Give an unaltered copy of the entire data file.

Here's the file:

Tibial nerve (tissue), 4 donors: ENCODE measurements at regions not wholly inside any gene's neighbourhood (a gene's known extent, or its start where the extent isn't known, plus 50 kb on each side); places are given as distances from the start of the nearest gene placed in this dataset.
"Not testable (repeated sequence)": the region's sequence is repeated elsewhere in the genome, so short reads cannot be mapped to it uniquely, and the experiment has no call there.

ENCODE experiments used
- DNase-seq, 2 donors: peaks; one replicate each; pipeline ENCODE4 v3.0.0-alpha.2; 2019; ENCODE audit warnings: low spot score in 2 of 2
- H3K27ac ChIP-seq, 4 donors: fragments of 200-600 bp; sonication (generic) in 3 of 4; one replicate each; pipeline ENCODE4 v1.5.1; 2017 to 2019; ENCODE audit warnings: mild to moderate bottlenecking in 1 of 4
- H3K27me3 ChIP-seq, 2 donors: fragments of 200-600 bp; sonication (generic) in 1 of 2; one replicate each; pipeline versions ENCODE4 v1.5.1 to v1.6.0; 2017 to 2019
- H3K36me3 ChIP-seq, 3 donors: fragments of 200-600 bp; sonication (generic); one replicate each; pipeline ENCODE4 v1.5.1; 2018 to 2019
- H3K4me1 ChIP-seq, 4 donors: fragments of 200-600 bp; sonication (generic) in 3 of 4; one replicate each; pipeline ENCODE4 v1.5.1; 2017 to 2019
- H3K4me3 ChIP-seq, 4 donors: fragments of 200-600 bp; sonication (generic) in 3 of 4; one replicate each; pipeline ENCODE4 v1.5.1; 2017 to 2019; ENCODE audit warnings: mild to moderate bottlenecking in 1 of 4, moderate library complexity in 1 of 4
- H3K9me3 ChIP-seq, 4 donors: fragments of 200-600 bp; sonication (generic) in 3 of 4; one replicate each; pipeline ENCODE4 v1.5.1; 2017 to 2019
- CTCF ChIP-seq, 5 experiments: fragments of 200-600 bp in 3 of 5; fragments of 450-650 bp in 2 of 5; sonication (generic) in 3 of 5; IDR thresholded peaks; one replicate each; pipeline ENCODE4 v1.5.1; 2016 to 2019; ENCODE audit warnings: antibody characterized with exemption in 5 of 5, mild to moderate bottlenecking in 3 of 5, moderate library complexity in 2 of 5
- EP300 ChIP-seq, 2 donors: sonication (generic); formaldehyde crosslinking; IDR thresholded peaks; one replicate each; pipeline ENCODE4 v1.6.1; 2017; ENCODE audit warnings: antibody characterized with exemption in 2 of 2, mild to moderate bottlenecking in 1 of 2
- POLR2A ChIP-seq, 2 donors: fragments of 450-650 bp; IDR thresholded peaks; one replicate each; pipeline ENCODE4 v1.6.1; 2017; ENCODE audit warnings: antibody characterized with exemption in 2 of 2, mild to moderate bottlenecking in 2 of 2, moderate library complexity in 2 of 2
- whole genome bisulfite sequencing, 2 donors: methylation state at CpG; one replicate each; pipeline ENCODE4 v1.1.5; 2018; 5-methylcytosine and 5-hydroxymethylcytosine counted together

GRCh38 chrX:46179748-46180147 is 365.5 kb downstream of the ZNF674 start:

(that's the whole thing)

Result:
Tibial nerve (tissue), 4 donors: ENCODE measurements at regions not wholly inside any gene's neighbourhood (a gene's known extent, or its start where the extent isn't known, plus 50 kb on each side); places are given as distances from the start of the nearest gene placed in this dataset.
"Not testable (repeated sequence)": the region's sequence is repeated elsewhere in the genome, so short reads cannot be mapped to it uniquely, and the experiment has no call there.

ENCODE experiments used
- DNase-seq, 2 donors: peaks; one replicate each; pipeline ENCODE4 v3.0.0-alpha.2; 2019; ENCODE audit warnings: low spot score in 2 of 2
- H3K27ac ChIP-seq, 4 donors: fragments of 200-600 bp; sonication (generic) in 3 of 4; one replicate each; pipeline ENCODE4 v1.5.1; 2017 to 2019; ENCODE audit warnings: mild to moderate bottlenecking in 1 of 4
- H3K27me3 ChIP-seq, 2 donors: fragments of 200-600 bp; sonication (generic) in 1 of 2; one replicate each; pipeline versions ENCODE4 v1.5.1 to v1.6.0; 2017 to 2019
- H3K36me3 ChIP-seq, 3 donors: fragments of 200-600 bp; sonication (generic); one replicate each; pipeline ENCODE4 v1.5.1; 2018 to 2019
- H3K4me1 ChIP-seq, 4 donors: fragments of 200-600 bp; sonication (generic) in 3 of 4; one replicate each; pipeline ENCODE4 v1.5.1; 2017 to 2019
- H3K4me3 ChIP-seq, 4 donors: fragments of 200-600 bp; sonication (generic) in 3 of 4; one replicate each; pipeline ENCODE4 v1.5.1; 2017 to 2019; ENCODE audit warnings: mild to moderate bottlenecking in 1 of 4, moderate library complexity in 1 of 4
- H3K9me3 ChIP-seq, 4 donors: fragments of 200-600 bp; sonication (generic) in 3 of 4; one replicate each; pipeline ENCODE4 v1.5.1; 2017 to 2019
- CTCF ChIP-seq, 5 experiments: fragments of 200-600 bp in 3 of 5; fragments of 450-650 bp in 2 of 5; sonication (generic) in 3 of 5; IDR thresholded peaks; one replicate each; pipeline ENCODE4 v1.5.1; 2016 to 2019; ENCODE audit warnings: antibody characterized with exemption in 5 of 5, mild to moderate bottlenecking in 3 of 5, moderate library complexity in 2 of 5
- EP300 ChIP-seq, 2 donors: sonication (generic); formaldehyde crosslinking; IDR thresholded peaks; one replicate each; pipeline ENCODE4 v1.6.1; 2017; ENCODE audit warnings: antibody characterized with exemption in 2 of 2, mild to moderate bottlenecking in 1 of 2
- POLR2A ChIP-seq, 2 donors: fragments of 450-650 bp; IDR thresholded peaks; one replicate each; pipeline ENCODE4 v1.6.1; 2017; ENCODE audit warnings: antibody characterized with exemption in 2 of 2, mild to moderate bottlenecking in 2 of 2, moderate library complexity in 2 of 2
- whole genome bisulfite sequencing, 2 donors: methylation state at CpG; one replicate each; pipeline ENCODE4 v1.1.5; 2018; 5-methylcytosine and 5-hydroxymethylcytosine counted together

GRCh38 chrX:46179748-46180147 is 365.5 kb downstream of the ZNF674 start: